Miniature magnets can improve data processing speeds

Materials World magazine
1 Apr 2020

Data processing may be sped up with a new miniature magnet. Idha Valeur finds out more.

Miniature laser-activated magnets could make processing data in cloud computing systems up to 100 times faster, researchers claim. 

The new single-molecule magnetic material was created in a lab environment at the University of Edinburgh, UK. Lecturer in Chemical Physics at the University, Dr Olof Johansson, told Materials World that the main magnetic component is manganese.  

By pulsing a laser on the chemical bond that makes the material magnetic, large files could be loaded, data stored and accessed at much higher speeds if hard drives use these magnets, he explained.   

Overwriting information  

Overwriting information on a hard drive, such as saving a new file, would most likely require a reversal of the north pole to the south pole inside the magnet. Johansson said this is currently achieved using an electromagnet that generates a field strong enough to reverse the magnetisation pole.

‘However, this is a slow and energy-consuming process. Recent work has shown that lasers can do this much faster and, since no currents are involved in energising the electromagnet, it can be more energy efficient as well. We showed that the same mechanism might be possible to achieve in a magnet made from a single molecule,’ he said.  

‘A chemical bond is made from electrons that hold together bonds in a molecule. In this particular molecule, one bond is much weaker than all the others. This makes the molecule magnetic because its north/south pole wants to align along this weaker bond – we call this a  Jahn-Teller axis.   

‘We showed that when we shine light on these molecules, the electrons move around which results in a strengthening of the weak bond at the expense of another, which now becomes weak, and lies along a different axis in the molecule.’ Johansson explained that overwriting should work almost immediately and without much heat loss as the change in electron density along the bonds follows the laser pulse.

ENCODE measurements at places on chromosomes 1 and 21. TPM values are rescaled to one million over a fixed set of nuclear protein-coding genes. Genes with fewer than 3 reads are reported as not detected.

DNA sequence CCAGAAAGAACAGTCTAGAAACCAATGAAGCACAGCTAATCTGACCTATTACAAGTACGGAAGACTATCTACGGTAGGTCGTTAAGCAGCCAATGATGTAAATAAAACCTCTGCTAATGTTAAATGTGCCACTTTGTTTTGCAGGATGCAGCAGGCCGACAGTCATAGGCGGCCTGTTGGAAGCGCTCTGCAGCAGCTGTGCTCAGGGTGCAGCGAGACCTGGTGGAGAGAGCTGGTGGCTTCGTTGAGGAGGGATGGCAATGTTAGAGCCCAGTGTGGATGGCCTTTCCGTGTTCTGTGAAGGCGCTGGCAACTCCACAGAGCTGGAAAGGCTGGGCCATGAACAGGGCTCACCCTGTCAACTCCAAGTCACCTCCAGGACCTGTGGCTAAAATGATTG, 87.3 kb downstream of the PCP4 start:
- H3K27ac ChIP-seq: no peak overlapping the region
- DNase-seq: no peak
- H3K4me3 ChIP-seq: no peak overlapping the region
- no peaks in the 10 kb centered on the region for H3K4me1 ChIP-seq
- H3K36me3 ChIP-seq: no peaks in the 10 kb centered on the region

In testing, the team shone short laser pulses at the material and used a second laser pulse to assess the molecule’s response. ‘It showed that the bond’s strength is modulated on very fast timescales,’ Johansson said.  

Less heat  

Current hard drives in cloud-based storage servers require an enormous amount of energy to function and stay cool.  Using the laser-activated magnets in these types of data systems could not only increase the system’s efficiency, processing speeds and capacity, but it could also improve its energy efficiency and reduce carbon emissions as the lasers do not produce any heat. Therefore, Johansson believes that the team’s findings could aid the development of next-generation devices for data storage.   

Johansson noted there is still integral research left to be done and that they are currently exploring how the magnetisation is affected by the change in bond strength. ‘We are also trying to make new molecules to increase the change in the bond after photoexcitation to maximise the change in magnetisation’.